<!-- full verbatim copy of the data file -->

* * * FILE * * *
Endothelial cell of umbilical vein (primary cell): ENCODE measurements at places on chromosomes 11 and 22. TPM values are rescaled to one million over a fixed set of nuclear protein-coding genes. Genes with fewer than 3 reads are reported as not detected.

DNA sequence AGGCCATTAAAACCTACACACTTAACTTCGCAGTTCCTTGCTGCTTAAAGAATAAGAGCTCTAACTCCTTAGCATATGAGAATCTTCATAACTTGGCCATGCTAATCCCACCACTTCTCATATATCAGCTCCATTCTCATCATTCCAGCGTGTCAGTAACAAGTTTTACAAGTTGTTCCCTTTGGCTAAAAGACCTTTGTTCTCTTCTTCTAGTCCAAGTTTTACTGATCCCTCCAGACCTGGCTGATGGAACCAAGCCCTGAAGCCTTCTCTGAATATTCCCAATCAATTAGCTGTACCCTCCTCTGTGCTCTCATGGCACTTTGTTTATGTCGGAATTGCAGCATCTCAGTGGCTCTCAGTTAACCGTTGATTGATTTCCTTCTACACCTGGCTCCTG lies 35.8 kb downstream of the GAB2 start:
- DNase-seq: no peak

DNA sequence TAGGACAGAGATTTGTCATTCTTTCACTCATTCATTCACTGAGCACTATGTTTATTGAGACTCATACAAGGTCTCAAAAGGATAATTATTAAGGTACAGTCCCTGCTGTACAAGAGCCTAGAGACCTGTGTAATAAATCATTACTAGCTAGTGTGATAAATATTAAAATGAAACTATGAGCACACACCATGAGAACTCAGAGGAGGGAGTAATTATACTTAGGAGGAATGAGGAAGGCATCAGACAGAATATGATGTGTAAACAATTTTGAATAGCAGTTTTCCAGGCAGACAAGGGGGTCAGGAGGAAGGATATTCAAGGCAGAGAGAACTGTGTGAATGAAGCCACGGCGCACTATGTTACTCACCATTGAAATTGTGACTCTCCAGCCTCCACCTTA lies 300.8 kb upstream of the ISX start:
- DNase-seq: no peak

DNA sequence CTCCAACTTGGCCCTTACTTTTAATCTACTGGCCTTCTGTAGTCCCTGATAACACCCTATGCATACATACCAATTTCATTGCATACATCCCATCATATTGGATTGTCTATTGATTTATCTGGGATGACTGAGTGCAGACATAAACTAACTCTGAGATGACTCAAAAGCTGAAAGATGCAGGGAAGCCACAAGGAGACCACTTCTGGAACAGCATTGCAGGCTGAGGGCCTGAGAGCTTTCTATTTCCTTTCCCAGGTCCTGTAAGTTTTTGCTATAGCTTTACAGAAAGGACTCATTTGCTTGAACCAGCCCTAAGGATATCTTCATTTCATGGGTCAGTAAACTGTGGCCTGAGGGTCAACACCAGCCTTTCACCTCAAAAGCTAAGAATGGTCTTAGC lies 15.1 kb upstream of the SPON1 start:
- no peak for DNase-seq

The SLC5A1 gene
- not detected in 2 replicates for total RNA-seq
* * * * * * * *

Endothelial cell of umbilical vein (primary cell): ENCODE measurements at places on chromosomes 11 and 22. TPM values are rescaled to one million over a fixed set of nuclear protein-coding genes. Genes with fewer than 3 reads are reported as not detected.

DNA sequence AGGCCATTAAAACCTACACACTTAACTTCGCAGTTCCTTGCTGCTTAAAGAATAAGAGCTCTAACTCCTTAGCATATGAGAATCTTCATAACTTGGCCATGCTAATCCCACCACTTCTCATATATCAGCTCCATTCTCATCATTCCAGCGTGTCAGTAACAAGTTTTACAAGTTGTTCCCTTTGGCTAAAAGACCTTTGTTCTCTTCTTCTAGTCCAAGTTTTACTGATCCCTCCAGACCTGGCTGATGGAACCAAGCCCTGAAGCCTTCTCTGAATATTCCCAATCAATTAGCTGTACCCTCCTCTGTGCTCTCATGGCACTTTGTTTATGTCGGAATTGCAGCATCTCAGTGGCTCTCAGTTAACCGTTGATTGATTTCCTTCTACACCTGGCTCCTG lies 35.8 kb downstream of the GAB2 start:
- DNase-seq: no peak

DNA sequence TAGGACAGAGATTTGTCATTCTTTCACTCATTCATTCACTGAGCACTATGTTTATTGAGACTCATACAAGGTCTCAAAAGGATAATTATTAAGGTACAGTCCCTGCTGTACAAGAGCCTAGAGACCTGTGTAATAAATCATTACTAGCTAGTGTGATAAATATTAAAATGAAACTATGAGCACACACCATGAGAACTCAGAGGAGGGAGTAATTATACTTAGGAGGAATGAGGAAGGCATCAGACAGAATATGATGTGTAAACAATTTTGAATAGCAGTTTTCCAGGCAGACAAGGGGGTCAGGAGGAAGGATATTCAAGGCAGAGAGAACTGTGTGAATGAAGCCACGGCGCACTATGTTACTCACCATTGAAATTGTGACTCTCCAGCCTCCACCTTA lies 300.8 kb upstream of the ISX start:
- DNase-seq: no peak

DNA sequence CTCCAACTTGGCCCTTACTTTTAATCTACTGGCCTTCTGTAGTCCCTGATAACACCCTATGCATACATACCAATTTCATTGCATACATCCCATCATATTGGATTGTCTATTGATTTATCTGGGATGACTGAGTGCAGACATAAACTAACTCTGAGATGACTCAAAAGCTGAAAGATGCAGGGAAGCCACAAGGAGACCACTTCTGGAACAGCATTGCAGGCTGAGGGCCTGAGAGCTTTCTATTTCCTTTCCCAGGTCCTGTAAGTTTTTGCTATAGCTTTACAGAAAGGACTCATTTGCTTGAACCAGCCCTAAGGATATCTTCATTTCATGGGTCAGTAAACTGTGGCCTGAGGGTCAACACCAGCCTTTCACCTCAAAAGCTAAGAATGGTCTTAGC lies 15.1 kb upstream of the SPON1 start:
- no peak for DNase-seq

The SLC5A1 gene
- not detected in 2 replicates for total RNA-seq